How to budget on food stamps during government shutdown

How to budget on food stamps during government shutdown

The government shutdown is affecting numerous federal agencies, including the Department of Social and Health Services, which gives out food stamps.

If you receive food stamps, you may have already seen money deposited into your EBT account this week for the month of February. However, the government shutdown is leaving uncertainty for how much money will be available in March.

Now, DSHS is urging people on food stamps to spend their money wisely.

“A lot of people like to live in the dark with their money. They don’t want to know what’s going on – it’s too painful,” said Jay Macpherson, financial adviser at SNAP Spokane.

For Americans getting food stamps, that’s not an option right now.

With the ongoing government shutdown, a lot of folks may have to go two months between benefits disbursements.

“The idea is turn the lights on. Be vulnerable. You might not like what you see,” Macpherson said.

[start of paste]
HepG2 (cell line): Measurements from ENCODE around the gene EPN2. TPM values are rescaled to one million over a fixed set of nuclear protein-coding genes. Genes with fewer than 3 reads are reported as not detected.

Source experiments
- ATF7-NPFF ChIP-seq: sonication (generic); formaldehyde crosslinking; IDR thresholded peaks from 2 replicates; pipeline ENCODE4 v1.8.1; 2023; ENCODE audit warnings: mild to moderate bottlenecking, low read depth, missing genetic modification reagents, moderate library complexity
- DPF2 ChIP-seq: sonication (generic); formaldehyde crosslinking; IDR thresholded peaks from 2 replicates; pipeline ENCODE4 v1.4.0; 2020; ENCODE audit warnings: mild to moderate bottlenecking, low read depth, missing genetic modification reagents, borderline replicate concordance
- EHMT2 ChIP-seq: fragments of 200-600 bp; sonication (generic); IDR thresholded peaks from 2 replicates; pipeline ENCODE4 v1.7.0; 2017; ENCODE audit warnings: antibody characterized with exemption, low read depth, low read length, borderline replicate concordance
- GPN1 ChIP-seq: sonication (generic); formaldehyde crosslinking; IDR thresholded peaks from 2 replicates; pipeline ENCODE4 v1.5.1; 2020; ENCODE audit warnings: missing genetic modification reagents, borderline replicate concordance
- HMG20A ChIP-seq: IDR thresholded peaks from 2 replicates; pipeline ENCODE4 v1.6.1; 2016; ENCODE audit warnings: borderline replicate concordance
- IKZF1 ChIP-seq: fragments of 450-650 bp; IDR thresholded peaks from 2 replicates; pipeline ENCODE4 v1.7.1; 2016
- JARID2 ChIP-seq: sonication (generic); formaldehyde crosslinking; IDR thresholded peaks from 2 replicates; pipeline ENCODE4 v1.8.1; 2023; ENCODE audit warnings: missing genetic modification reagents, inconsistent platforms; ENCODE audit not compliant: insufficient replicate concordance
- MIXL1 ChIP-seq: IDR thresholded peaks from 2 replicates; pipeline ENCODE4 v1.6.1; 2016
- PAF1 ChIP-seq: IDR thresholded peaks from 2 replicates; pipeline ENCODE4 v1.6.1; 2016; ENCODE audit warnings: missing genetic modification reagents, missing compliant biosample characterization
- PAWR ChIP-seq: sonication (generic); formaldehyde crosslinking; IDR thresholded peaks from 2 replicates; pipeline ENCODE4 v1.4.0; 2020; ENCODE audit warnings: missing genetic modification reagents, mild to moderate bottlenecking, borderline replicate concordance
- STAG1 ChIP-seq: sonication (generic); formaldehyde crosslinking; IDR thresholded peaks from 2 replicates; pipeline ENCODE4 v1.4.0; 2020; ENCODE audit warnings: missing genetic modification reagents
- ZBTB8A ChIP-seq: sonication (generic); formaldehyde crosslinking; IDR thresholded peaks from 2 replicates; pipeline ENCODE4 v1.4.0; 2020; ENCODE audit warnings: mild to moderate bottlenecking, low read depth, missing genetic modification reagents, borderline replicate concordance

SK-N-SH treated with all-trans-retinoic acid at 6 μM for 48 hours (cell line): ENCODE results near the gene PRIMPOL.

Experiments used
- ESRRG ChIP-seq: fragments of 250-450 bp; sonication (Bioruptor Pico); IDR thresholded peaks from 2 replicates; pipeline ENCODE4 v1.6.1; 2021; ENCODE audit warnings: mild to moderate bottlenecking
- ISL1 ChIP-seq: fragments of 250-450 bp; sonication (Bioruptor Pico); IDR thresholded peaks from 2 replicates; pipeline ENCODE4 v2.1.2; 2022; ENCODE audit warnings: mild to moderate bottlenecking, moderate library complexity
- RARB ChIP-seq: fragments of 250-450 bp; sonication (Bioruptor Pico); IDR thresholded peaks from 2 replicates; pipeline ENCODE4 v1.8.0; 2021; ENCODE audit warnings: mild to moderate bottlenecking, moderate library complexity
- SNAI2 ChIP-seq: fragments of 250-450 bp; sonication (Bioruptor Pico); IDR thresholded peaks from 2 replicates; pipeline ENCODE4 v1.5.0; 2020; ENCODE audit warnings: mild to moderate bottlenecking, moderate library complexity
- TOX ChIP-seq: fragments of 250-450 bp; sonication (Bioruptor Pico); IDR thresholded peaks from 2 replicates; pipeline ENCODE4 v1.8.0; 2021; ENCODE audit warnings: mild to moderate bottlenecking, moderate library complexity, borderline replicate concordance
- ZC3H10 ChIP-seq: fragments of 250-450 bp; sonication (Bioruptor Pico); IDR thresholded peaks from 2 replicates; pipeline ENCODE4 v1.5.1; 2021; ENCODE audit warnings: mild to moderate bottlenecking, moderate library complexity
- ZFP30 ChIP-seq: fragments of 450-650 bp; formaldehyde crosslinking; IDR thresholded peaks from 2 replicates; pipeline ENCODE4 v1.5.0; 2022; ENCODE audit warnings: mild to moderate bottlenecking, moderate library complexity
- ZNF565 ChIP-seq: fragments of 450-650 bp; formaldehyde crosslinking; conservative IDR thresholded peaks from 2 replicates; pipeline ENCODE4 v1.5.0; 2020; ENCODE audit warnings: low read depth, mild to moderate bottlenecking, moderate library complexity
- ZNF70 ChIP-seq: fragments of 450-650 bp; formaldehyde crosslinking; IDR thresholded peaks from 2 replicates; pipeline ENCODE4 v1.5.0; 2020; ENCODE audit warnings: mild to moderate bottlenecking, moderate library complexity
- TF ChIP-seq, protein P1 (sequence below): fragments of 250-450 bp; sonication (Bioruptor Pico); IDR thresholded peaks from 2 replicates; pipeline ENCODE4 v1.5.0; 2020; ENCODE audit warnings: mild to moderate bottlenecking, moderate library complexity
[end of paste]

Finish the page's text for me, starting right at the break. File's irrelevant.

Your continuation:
As difficult as that may be, financial advisors say it will help you greatly in the long run.

“The vigilance is going to pay off and the person it’s going to pay off to is you,” Macpherson said.

He said it’s not that hard. Budgeting can be as easy as filling out a spreadsheet to keep track of your spending.

“$3,000 estimated coming in, $3,000 estimated coming out. That’s a zero-balanced budget,” Macpherson said.

Or if you’re traditional, you just need paper and pen.

“Before February starts, you can sit down and make a plan – where am I going to put all this money? Where am I going to tell it where to go,” Macpherson said.

The idea is that your income matches your spending.

“Hopefully, you’ll have some leftover to decide where to go. But a lot of people are going to have a short fall,” Macpherson said.

If your money doesn’t stretch far enough, you should know there’s other help in our community.

“Food stamps budget is tight, there’s probably some food banks that they can take advantage. That’s a tremendous resource to relieve the grocery budget.” Macpherson said.

Because of the change in benefits disbursement, local food banks have seen an increase in people hoping to get food, including the Salvation Army in Spokane.

If you’re interested in volunteering, you can contact the Joshua Schulz, at (509) 329-2721 or visit and click on “Volunteer in this Community.”

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